Following in the footsteps of renowned botanist and plant chemist, Dr. George Washington Carver, Frederick became intensely interested in plants at a young age. That interest turned into a lifelong career.
He earned his bachelor’s degree at Tuskegee Institute in Alabama in 1943, did graduate work at the University of Hawaii and earned his master’s of science degree in botany at the University of Rhode Island in 1950.
It was the winter of 1949 while earning his master’s degree at URI that Frederick attended a professional meeting in New York City and heard a paper on downy mildew by then-WSU Professor Gardener Shaw. “I immediately decided to apply to WSU to see if I might be able to work with him,” Frederick said.
He also applied to Michigan State University, “but my preference was WSU because of Dr. Shaw,” Frederick said. “I received a letter from MSU, but didn’t respond immediately, and it’s a good thing I didn’t. The next day I received a telegram from WSU asking me to come earn my Ph.D.” Even though, the invitation was to work with Dr. Seth Locke on crown gall, Frederick accepted and came to WSU.
In Pullman, he found a rigorous academic program, a surprisingly diverse cadre of fellow graduate students and a community of peers who in many cases became lifelong friends.
“I remember Dr. Brewer was one of my favorite professors. He presented the information very clearly, but gave very challenging exams. The test was a series of objective questions, and you could bring in any material you wanted, but even then it was very challenging,” Frederick said. “You had to evaluate which was the ‘best’ statement, the ‘next best’ and the wrong statement.”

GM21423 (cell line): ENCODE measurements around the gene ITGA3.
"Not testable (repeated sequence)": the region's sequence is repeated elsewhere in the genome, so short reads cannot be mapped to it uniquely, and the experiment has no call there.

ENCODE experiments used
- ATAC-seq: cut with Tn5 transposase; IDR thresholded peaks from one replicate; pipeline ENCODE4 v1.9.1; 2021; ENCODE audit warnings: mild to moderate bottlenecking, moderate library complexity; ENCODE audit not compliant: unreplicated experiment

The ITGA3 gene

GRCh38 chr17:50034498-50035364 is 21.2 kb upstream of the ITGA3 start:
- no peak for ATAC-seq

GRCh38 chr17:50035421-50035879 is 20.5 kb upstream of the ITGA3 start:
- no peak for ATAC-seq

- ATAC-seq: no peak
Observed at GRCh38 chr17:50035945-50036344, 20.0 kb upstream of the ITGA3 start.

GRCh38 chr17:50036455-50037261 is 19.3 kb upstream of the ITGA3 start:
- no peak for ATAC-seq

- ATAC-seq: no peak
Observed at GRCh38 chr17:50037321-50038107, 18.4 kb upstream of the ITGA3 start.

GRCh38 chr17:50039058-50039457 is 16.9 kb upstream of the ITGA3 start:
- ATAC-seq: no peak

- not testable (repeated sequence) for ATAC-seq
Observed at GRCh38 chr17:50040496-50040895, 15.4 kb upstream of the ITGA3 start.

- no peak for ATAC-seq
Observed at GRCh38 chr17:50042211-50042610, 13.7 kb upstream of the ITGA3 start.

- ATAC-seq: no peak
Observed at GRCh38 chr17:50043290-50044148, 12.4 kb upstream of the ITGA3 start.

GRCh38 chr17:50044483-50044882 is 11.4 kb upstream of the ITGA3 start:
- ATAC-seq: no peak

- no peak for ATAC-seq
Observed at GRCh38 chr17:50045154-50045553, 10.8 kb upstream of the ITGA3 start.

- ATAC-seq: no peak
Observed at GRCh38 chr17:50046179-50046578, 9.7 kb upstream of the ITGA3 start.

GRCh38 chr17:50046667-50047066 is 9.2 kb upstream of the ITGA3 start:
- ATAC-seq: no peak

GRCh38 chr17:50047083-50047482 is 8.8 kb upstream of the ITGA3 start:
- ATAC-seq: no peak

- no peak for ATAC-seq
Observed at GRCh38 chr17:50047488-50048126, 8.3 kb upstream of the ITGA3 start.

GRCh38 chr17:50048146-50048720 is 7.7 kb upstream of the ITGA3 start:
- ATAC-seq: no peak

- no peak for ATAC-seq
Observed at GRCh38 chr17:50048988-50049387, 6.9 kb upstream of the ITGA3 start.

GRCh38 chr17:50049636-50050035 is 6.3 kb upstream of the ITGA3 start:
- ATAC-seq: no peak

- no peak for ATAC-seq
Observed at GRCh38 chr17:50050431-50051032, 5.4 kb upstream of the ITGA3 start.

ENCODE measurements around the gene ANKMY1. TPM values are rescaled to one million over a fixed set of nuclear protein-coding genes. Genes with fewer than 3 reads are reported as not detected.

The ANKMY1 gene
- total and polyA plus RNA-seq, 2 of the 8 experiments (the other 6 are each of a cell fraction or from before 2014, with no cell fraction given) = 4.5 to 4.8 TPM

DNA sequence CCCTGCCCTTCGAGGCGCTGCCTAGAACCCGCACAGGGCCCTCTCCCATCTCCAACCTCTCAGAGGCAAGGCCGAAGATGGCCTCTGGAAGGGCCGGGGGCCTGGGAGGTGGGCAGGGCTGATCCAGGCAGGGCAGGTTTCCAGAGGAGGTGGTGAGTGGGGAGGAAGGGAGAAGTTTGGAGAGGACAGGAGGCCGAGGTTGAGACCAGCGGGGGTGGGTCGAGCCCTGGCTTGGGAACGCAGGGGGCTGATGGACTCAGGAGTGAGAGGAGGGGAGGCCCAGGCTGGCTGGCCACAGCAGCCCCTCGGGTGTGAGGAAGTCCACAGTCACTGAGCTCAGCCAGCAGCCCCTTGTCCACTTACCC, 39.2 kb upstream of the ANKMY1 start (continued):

But graduate school wasn’t all work. Frederick and his wife, Ann, have fond memories of the bi-weekly parties department chair George Fischer and his wife Geneva would hold for faculty and graduate students.
“Dr. Fischer and his wife lived out in the country,” Frederick remembered. “Every two weeks, he would invite all of the faculty members and graduate students in the department for inner and square dancing. I fostered an excellent relationship among the entire department.”
The Fischers also kept a large garden. “They always had a lot of produce,” Frederick said, “and they would invite graduate students and their families to pick carrots, beets, cabbage, tomatoes, everything. That helped us survive.”
That sense of community was color-blind, Frederick said, at a time when that wasn’t always the case.
“Quite frankly, I had wondered how well a minority graduate student might be received at WSU,” he said. “But the whole social and cultural scene here at WSU was very congenial, even in 1950. We were quite a diverse group, with students from China, Korea and various parts of the United States.”
After graduation, Frederick went on to become member of the biology department faculty at Southern University in Baton Rouge, chair of the Department of Biology at Atlanta University in Georgia, and then ultimately to chair the Department of Botany at Howard University in Washington, D.C., where he retired in 1993. He was a prolific scholar with dozens of refereed journal articles, many on the induction of Dutch Elm Disease, book chapters and the discovery of new species of fungi.
As for being a Coug, Frederick simply says, “I have always prized it very highly.”